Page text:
Daft Beats


Petit Cochon

Spectrum Spools plump disparate once again with this rough n’ready addition to their diverse roster: Prostitutes aka Cleveland, Ohio-based producer James Donadio, who takes his place in the school of techno minimalists (Brinkmann, Hawtin et al.) who enjoy long bus rides through 4/4 Land, making the most of minor episodes witnessed along the way. Retro-heads may well enjoy these no-frills numbers, which hark back to the pre-Ableton Live days, when tracks were patiently stacked on atop the other like a Jenga tower; and with a predilection for more conventional settings, our producer is quite the adept when it comes to removing the extraneous. For the most part, cardio-vascular thumps dominate the show, punching holes in those speaker cones, while the passenger seat goes to melodies so stripped down that they’re emotionally barren. Doubtless these would once have earned the approval of Kevin Martin or Mick Harris, and no small debt is due to James Plotkin’s pummelling mastering work. While Donadio’s tendency to squeeze dry a limited reservoir of resources will demand a certain amount of patience from listeners, he still offers much bang for buck: at times these long haul drives careen through space like the Fuck Buttons (‘Cylindrical Habitat’) and cut loose like Cut Hands (‘A Number Between Their Eyes’), but are ever committed to menacing the dance floor.


DAT Politics

Liberal dashes of Gorillaz, LCD Soundsystem and Deadmaus are audible in this high-octane electro-pop, and I recommend it unreservedly to fans of the same acts. The French duo DAT Politics have been making a name for themselves internationally since 1999, with releases on Kid606’s Tigerbeat6, Chicks on Speed and even Sub Rosa under their low-slung belts. The sheer energy of The Powermoon EP speaks promisingly of their performance appeal; compressing an LP’s worth of content into six delirious tracks. It’s well-meaning and doubtless good fun in a live setting when you’re surrounded by bouncy 20 year-olds. Opens with the synth squeakery of ‘Boogie-Mind’, the vocodered vocals of which convey shades of compatriot success story, Daft Punk. By extreme contrast, ‘Ghost Town’ is all nonchalant girlie electro anthem that just manages to stay awake at the wheel, while ‘Hold That Pose (My Mother Told Me)’ – endowing the EP with Gorillaz-level eclecticism – sees our heroes joining forces with The Soft Pink Truth for a spot of ballsy, chopped-up indie rap, with cocksure French girl vocals and air horns camping things up nicely. While fun for some, I personally find it all a bit tiring as home listening goes, but it could well be someone else’s perfect pre-club listening choice.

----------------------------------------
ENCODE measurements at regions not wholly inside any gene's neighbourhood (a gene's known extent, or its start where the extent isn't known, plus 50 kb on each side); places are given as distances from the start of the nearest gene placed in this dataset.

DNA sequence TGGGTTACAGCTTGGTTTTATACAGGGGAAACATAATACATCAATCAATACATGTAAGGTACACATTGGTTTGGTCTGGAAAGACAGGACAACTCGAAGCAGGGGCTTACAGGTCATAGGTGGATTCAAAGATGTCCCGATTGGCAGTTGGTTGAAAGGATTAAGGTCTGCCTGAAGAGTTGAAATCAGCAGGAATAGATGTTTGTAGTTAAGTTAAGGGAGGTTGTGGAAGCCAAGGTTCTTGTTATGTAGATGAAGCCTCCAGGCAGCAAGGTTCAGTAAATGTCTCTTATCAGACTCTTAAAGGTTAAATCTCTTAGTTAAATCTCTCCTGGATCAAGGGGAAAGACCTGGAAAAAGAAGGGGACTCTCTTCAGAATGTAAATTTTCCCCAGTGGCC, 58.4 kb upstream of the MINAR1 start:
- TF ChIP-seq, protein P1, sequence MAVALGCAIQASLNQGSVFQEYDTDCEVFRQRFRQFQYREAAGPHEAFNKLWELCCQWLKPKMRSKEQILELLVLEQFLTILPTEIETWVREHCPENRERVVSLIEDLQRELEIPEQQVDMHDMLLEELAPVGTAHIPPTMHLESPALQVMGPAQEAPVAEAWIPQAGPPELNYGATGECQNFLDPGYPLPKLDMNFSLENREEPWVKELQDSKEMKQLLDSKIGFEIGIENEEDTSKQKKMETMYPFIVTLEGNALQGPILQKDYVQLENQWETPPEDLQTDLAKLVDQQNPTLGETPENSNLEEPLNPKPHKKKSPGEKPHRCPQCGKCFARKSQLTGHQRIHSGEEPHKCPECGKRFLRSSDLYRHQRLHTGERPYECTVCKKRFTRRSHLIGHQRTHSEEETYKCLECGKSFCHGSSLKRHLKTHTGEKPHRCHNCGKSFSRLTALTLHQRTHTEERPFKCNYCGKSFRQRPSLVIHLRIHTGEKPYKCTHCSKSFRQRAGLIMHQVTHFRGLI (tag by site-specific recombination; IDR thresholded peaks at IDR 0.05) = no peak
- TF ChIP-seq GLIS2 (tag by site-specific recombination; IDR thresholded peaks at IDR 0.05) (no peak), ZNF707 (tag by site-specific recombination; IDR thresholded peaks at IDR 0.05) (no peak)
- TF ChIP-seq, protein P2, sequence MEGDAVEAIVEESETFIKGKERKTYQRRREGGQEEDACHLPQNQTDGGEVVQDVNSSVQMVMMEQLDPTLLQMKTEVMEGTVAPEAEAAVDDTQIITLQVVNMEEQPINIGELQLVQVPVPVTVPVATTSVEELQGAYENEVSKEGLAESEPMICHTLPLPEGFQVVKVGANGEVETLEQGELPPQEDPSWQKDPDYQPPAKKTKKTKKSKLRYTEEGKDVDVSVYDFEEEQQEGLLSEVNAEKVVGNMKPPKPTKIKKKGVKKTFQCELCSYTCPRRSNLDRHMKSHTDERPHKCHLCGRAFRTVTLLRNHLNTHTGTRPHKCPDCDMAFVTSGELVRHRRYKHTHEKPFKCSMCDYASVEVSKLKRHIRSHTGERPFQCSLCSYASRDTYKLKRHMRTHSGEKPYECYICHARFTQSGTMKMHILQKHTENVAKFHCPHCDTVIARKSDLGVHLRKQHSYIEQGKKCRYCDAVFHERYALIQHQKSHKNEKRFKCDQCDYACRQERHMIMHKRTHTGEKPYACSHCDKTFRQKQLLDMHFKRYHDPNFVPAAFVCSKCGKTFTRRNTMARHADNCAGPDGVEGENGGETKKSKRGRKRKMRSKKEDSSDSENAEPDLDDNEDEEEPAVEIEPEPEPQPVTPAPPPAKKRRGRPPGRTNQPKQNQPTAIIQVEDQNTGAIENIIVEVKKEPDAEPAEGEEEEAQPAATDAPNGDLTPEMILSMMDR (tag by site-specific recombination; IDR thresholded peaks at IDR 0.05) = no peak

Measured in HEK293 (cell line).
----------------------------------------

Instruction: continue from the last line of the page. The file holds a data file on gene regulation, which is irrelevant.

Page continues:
Something Inflatable
SPAIN ALKU 129 LP (2013)

Evol’s press advises us to ‘file under: more annoying rave anthems’ and I could end the review here, for even the word count would be apposite. But I won’t.

This blood red vinyl 12” is a tribute to the equally relentless, 1992 gabberrrrr… classic ‘Poing’ by Rotterdam Termination Source, which is apparently the highest (mainstream) charting rave track in Dutch history. According to Discogs denizens, the tune has also been used by West Bromwich Albion Football Club to celebrate goals, and has been a direct influence on many subsequent dance tracks. While not directly sampling said tune (nor any other), Something Inflatable dispenses with the original’s pads and kickdrums and extrapolates the ever-so catchy ‘poing’ sound. The resulting electro-mentalism poings away for a total of 30 minutes, shifting pitch and bpm here and there, but otherwise making good with the poings, like a hyperactive child addicted to the iPad app from Parent-Hell. If you don’t yet get what this is all about, please read again from the beginning. Further amusement may be derived from the fact that on Side A the needle moves outwards from the centre, bringing it back to the point of origin on side B, provided the listener manages to get that far.

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